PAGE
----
How Has Your Training Changed After Age 50?
5 Training Tips to Help You Run Strong As You Age” caught my attention. What really caused me to read further was the first part of the tagline: “Getting older doesn’t mean you have to stop running”. Judging from the comments that followed the article, the author disappointed several readers when they realized that his definition of age differed from theirs – he is 40 years old. It is common to generalize training plans, dismissing the age effect. Most questions I receive from visitors to Senior Triathletes are from those looking for advice on triathlon training for those of us 50 and over. Missing from websites, blogs, and books about triathlon training is age-specific training information. Being over 50, we deal with issues that those younger seldom need to consider. For example, a short time ago, RL posted the following on the Senior Triathletes Facebook page:Recently while skimming my email inbox, an article titled “
“Any of you doing tris/IMs after total hip replacement? Got a THR 4 weeks ago – thought I would switch to aqua bike – been reading about people running post THR – still seems like a bit of a gamble with respect to increased risk of needing a revision compared to low impact activity. Thanks for any comments.”I doubt that the general triathlon sites answer questions about training and racing after joint replacements. Unfortunately, I cannot answer this question with authority; I do not have the proper training. That’s why I am writing this post.
I Need Your Experience With Triathlon Training After Age 50We, the age 50+ triathlon community, will appreciate your comments on the following:
- Have you used or are you using a triathlon training plan specific to your age group or even for those age 50 and over?
- Are you aware of such training programs and, if so, what have you heard about them?
- What have you learned about training as you age?
- What are the main changes you have made in your training?
- How has your training for swimming, biking, and running changed as you have aged?
- As someone age 50 or over, how do you advise someone ages 50, 60, 70, or even age 80 to train for a longer race? For example, how does a person our age who does Olympic distance triathlons train for an Ironman?
- Are you or someone you know able to answer training questions like that from RL (above)?
- What can we do to achieve the goal of Senior Triathletes being a valuable resource for information, besides inspiration, for beginner and intermediate triathletes age 50 and over?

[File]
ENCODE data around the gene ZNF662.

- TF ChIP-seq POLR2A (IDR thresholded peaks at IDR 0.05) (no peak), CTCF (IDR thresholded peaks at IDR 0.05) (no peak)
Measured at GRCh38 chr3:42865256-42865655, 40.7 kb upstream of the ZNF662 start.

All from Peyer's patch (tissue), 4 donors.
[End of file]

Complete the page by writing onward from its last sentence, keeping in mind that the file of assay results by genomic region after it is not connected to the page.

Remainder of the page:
I’ll turn 70 in August, and have been doing triathlons for close to 30 years, and running regularly for 40. It doesn’t get any easier, but I’m compelled to keep fit and compete in the same races year to year. There are 3 sprint tri’s that I do each summer. I used to try to maintain a workout schedule, but these days I just try to do one thing, a run, bike or swim, each day, and not worry about a formal schedule. My times have slipped quite a bit over the years, of course. But I’m just happy to remain active. I was always a middle-of-the-pack competitor anyway, with an occasional 2nd or 3rd place if there aren’t many in my age group. These days there generally aren’t more than four or five. It does trouble me, I must admit, to have slowed down as much as I have over the years. These days I’m running at a 12-minute pace, more or less. I know that a speed workout of some kind (repeat 100s, 200s or 400s) each week helps a lot. So I’m curious if there are workouts that might help more. Frankly, I’m amazed (and suspicious!) at some of the guys who I see winning my age group with unbelievable times. Thoughts?
First of all, congratulations on being active. I can relate to your experience with slowing down. I turned 66 earlier this year. I was never a fast runner but had become respectable. However, after a hamstring injury last year (I tried to compete with 30-somethings on the basketball court after not playing for decades), I did not run regularly for several months. When I did re-start running, I experienced knee pain and was at a 12-minute pace. I attributed this pain to weak hips/glutes – probably another consequence of not running for months – so started the Mark Allen strength training program. You can see the post about this training program on the Senior Triathletes site. I also decided to go back to what seemed to work when I first started in triathlon 8 years ago. First, I restarted a training plan for running found in “Run Less, Run Faster” (Pierce, et al) – it includes speed workouts – while continuing the strength training plan referenced above. Secondly, I have decided to be patient and accept slow but steady progress. I do not have more specific guidance, I suggest finding a plan that works for you and patiently implementing it. Let me know if I can clarify my comments. I am hoping that some of the other readers will share more useful information to help you get faster in your run.